There was a ripple of chimes through the frosty air as Catherine Murchison turned from King’s Walk into Lombard Street, and saw the moon shining white and clear between the black parapets and chimney-stacks of the old houses. St. Antonia’s steeple was giving the hour of three, and a babel of lesser tongues answered from the silence of the sleeping town. Hoar-frost glittered on the cypresses that stood in a garden bounding the road, and the roofs were like silver under the hard, moonlit sky.
Catherine Murchison stopped before the great red-brick house with its white window-sashes, and its Georgian air of solidity and comfort. The brass lion’s-head on the door seemed to twinkle a welcome to her above the plate that carried her husband’s name. She smiled to herself as she drew the latch-key from the pocket under her sables, the happy smile of a woman who comes home with no searchings of the heart. Several shawl-clad figures went gliding along under the shadows of the cypresses, giving her good-night with a flutter of laughter and tapping of shoes along the stones. Catherine waved her hand to the beshawled ones as they scurried home, and caught a glimpse of St. Antonia’s spire diademed by the winter stars. She remembered such a night seven years ago, and man’s love and mother’s love had come to her since then.
Catherine closed the door gently, knowing that her husband would be asleep after a hard day’s work. It was not often that he went with her to the social gatherings of Roxton. Professional success, fraught with the increasing responsibilities thereof, brightened his own fireside for him, and Catherine his wife would rather have had it so. James Murchison was no dapper drawing-room physician. The man loved his home better than the dinner-tables of his patients. He was young, and he was ambitious with his grave and purposeful Saxon sanity. His wife took the social yoke from off his shoulders, content in her heart to know that she had made the man’s home dear to him.
A standard-lamp was burning in the hall, the light streaming under a red-silk shade upon the Oriental rugs covering the mellow and much polished parquetry. There were a few old pictures on the walls, pewter and brass lighting the dead oak of an antique dresser. Catherine Murchison looked round her with a breathing in of deep content. She unwrapped the shawl from about her hair, rich russet red hair that waved in an aureole about her face. Her sable cloak had swung back from her bosom, showing the black ball-dress, red over the heart with a knot of hothouse flowers. There was a wholesome and generous purity in the white curves of her throat and shoulders.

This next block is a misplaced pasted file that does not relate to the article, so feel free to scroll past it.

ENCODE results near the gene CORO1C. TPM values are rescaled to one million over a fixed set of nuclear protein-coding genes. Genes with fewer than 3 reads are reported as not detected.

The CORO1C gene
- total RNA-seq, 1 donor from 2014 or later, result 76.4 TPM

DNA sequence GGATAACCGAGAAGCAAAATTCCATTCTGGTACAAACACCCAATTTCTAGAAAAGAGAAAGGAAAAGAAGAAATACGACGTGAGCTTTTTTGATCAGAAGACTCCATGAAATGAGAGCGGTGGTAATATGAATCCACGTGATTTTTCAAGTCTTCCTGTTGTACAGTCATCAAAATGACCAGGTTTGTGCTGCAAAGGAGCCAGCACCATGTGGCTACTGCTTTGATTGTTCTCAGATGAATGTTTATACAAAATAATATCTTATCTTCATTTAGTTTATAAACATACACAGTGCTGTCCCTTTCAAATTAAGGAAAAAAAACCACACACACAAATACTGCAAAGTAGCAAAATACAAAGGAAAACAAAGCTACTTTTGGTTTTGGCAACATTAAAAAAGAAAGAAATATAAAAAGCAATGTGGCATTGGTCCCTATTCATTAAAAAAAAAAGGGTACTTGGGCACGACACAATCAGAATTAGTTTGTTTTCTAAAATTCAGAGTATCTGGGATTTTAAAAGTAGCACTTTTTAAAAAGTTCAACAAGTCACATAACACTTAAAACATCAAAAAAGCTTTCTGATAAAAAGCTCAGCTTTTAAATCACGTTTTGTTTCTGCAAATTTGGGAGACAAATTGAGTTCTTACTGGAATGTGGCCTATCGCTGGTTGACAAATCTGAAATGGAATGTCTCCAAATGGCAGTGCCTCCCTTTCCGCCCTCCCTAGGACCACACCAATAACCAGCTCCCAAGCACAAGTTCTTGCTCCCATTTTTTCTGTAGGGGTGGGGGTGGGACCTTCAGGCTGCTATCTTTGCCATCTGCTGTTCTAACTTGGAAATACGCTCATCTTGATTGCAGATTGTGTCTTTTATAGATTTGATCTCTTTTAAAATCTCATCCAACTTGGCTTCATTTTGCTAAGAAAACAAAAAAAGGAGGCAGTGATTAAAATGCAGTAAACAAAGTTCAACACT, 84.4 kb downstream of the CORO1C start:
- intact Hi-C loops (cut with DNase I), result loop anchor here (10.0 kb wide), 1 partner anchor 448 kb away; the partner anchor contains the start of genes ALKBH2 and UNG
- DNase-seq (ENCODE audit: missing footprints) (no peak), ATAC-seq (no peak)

Catherine laid her cloak over an old Dutch chair, and turned to the table where fruits, biscuits, and candles had been left for her. Her husband’s gloves lay on the table, and his hat with one of Gwen’s dolls tucked up carefully herein. Catherine’s eyes seemed to mingle thoughts of child and man, as she ate a few biscuits and looked at Miss Gwen’s protégé stuffed into the hat. James Murchison had had a long round that day, with the cares and conflicts of a man who labors to satisfy his own conscience. Catherine hoped not to wake him; she had even refused to be driven home lest the sound of wheels should carry a too familiar warning to his ears. She lit her candle, and, reaching up, turned out the lamp. Her feet were on the first step of the stairs when a streak of light in the half-darkness of the hall brought her to a halt.
Some one had left the lamp burning in her husband’s study. She stepped back across the hall, and hesitated a moment as other thoughts occurred to her. Housebreaking was a dead art in Roxton, and she smiled at the melodramatic imaginings that had seized her for the moment.
A reading-lamp stood on the table before the fire, that had sunk to a dull and dirty red in the smokeless grate. The walls of the room were panelled with books and the glass faces of several instrument cabinets—the room of no mere specialist, no haunter of one alley in the metropolis of intelligence. On the sofa lay the figure of a man asleep, his deep breathing audible through the room.
To the wife there was nothing strange in finding her husband sleeping the sleep of the tired worker before the dying fire. Her eyes had a laughing tenderness in them, a sparkle of mischief, as she set down the candle and moved across the room. Her feet touched something that rolled under her dress. She stooped, and looked innocent enough as she picked up an empty glass.
There was mirth in the voice, but her eyes showed a puzzled intentness as she noticed the things that stood beside the lamp upon the table. An open cigar-box, a tray full of crumbled ash and blackened matches, a couple of empty syphons, a decanter standing in an ooze of spilled spirit. Memory prompted her, and she smiled at the suggestion. Porteus Carmagee, that prattling, white-bobbed maker of wills and codicils had slipped in for a smoke and a gossip. James Murchison never touched alcohol, and the inference was obvious enough, for her experience of Mr. Carmagee’s loquacity justified her in concluding that he had droned her husband to sleep.
Wifely mischief was in the ascendant on the instant. She stooped over the sleeping man whose face was in the shadow, put her lips close to his, and drew back with a little catching of the breath. The room seemed to grow dark and very cold of a sudden. She straightened, and stood rigid, staring across the room with a sense of hurrying at the heart.
Then, as though compelling herself, she lifted the lamp, and held it so that the light fell full upon her husband’s face.
Categories: English Literature